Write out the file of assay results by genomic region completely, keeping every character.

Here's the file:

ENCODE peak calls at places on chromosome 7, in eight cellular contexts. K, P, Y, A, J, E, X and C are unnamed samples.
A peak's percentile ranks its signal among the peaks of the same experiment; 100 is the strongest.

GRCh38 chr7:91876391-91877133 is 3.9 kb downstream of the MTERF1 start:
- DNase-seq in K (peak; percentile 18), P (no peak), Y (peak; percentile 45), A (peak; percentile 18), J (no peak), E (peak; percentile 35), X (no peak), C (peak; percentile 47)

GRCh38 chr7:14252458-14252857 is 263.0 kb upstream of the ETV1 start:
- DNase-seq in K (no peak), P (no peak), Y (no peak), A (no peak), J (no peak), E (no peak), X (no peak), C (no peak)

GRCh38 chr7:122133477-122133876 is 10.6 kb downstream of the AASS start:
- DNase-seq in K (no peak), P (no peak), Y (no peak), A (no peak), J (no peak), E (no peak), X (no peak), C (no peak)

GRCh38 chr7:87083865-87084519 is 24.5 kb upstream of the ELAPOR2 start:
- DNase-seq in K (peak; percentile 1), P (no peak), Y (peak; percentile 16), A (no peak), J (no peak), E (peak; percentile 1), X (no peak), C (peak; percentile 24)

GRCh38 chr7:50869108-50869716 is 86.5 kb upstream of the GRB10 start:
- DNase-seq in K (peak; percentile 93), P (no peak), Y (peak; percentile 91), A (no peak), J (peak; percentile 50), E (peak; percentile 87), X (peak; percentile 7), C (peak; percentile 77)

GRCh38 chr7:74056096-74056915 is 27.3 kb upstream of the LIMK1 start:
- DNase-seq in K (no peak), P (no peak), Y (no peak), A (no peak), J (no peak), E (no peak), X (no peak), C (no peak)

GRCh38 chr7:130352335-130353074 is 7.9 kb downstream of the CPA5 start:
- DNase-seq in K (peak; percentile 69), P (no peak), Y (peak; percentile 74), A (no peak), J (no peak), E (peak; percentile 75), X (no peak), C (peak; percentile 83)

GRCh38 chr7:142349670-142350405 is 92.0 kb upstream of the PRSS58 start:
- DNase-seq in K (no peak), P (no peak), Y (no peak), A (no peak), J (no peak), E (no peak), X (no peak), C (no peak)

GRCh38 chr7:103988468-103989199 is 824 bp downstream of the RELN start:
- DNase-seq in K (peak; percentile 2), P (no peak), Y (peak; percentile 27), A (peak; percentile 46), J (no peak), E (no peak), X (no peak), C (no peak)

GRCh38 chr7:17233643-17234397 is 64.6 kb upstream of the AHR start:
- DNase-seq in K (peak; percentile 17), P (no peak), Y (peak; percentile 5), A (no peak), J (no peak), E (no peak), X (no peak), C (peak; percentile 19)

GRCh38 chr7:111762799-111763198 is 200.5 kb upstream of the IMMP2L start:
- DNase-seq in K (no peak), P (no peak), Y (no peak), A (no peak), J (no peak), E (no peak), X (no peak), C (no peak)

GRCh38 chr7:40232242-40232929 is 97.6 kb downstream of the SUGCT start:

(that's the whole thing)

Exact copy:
ENCODE peak calls at places on chromosome 7, in eight cellular contexts. K, P, Y, A, J, E, X and C are unnamed samples.
A peak's percentile ranks its signal among the peaks of the same experiment; 100 is the strongest.

GRCh38 chr7:91876391-91877133 is 3.9 kb downstream of the MTERF1 start:
- DNase-seq in K (peak; percentile 18), P (no peak), Y (peak; percentile 45), A (peak; percentile 18), J (no peak), E (peak; percentile 35), X (no peak), C (peak; percentile 47)

GRCh38 chr7:14252458-14252857 is 263.0 kb upstream of the ETV1 start:
- DNase-seq in K (no peak), P (no peak), Y (no peak), A (no peak), J (no peak), E (no peak), X (no peak), C (no peak)

GRCh38 chr7:122133477-122133876 is 10.6 kb downstream of the AASS start:
- DNase-seq in K (no peak), P (no peak), Y (no peak), A (no peak), J (no peak), E (no peak), X (no peak), C (no peak)

GRCh38 chr7:87083865-87084519 is 24.5 kb upstream of the ELAPOR2 start:
- DNase-seq in K (peak; percentile 1), P (no peak), Y (peak; percentile 16), A (no peak), J (no peak), E (peak; percentile 1), X (no peak), C (peak; percentile 24)

GRCh38 chr7:50869108-50869716 is 86.5 kb upstream of the GRB10 start:
- DNase-seq in K (peak; percentile 93), P (no peak), Y (peak; percentile 91), A (no peak), J (peak; percentile 50), E (peak; percentile 87), X (peak; percentile 7), C (peak; percentile 77)

GRCh38 chr7:74056096-74056915 is 27.3 kb upstream of the LIMK1 start:
- DNase-seq in K (no peak), P (no peak), Y (no peak), A (no peak), J (no peak), E (no peak), X (no peak), C (no peak)

GRCh38 chr7:130352335-130353074 is 7.9 kb downstream of the CPA5 start:
- DNase-seq in K (peak; percentile 69), P (no peak), Y (peak; percentile 74), A (no peak), J (no peak), E (peak; percentile 75), X (no peak), C (peak; percentile 83)

GRCh38 chr7:142349670-142350405 is 92.0 kb upstream of the PRSS58 start:
- DNase-seq in K (no peak), P (no peak), Y (no peak), A (no peak), J (no peak), E (no peak), X (no peak), C (no peak)

GRCh38 chr7:103988468-103989199 is 824 bp downstream of the RELN start:
- DNase-seq in K (peak; percentile 2), P (no peak), Y (peak; percentile 27), A (peak; percentile 46), J (no peak), E (no peak), X (no peak), C (no peak)

GRCh38 chr7:17233643-17234397 is 64.6 kb upstream of the AHR start:
- DNase-seq in K (peak; percentile 17), P (no peak), Y (peak; percentile 5), A (no peak), J (no peak), E (no peak), X (no peak), C (peak; percentile 19)

GRCh38 chr7:111762799-111763198 is 200.5 kb upstream of the IMMP2L start:
- DNase-seq in K (no peak), P (no peak), Y (no peak), A (no peak), J (no peak), E (no peak), X (no peak), C (no peak)

GRCh38 chr7:40232242-40232929 is 97.6 kb downstream of the SUGCT start: